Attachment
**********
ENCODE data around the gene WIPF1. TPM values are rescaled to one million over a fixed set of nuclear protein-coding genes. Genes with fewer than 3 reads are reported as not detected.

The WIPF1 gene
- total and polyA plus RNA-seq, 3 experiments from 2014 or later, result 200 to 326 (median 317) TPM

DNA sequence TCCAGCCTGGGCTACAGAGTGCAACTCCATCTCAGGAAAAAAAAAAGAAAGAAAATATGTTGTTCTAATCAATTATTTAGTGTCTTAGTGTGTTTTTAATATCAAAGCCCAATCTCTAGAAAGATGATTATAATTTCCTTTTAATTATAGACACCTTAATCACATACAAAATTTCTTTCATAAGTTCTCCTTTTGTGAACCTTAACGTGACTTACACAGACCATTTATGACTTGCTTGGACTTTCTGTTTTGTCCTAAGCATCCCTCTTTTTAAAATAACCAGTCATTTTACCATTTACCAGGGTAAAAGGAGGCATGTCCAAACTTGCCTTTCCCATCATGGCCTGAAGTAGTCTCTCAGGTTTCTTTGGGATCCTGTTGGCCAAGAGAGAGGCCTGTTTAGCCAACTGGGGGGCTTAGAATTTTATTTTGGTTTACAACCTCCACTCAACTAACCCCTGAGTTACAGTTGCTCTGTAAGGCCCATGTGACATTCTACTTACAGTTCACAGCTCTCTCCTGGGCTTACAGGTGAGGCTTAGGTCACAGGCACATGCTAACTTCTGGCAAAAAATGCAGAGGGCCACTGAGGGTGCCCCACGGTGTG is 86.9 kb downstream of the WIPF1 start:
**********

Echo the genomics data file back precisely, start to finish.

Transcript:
ENCODE data around the gene WIPF1. TPM values are rescaled to one million over a fixed set of nuclear protein-coding genes. Genes with fewer than 3 reads are reported as not detected.

The WIPF1 gene
- total and polyA plus RNA-seq, 3 experiments from 2014 or later, result 200 to 326 (median 317) TPM

DNA sequence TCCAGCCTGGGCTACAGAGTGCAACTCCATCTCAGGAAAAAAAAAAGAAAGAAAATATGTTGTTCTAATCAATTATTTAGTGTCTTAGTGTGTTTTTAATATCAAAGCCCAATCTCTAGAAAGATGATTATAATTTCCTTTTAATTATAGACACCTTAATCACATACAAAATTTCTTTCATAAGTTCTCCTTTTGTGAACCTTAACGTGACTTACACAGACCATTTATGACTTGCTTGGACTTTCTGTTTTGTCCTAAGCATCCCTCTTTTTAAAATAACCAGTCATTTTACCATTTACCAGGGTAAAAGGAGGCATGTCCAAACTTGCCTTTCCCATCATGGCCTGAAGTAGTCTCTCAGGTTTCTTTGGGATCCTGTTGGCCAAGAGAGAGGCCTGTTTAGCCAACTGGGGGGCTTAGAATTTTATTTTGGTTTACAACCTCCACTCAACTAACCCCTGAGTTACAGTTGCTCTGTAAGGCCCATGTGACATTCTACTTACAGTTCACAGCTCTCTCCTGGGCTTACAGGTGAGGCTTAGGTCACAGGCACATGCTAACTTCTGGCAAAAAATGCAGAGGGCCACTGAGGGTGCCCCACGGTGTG is 86.9 kb downstream of the WIPF1 start: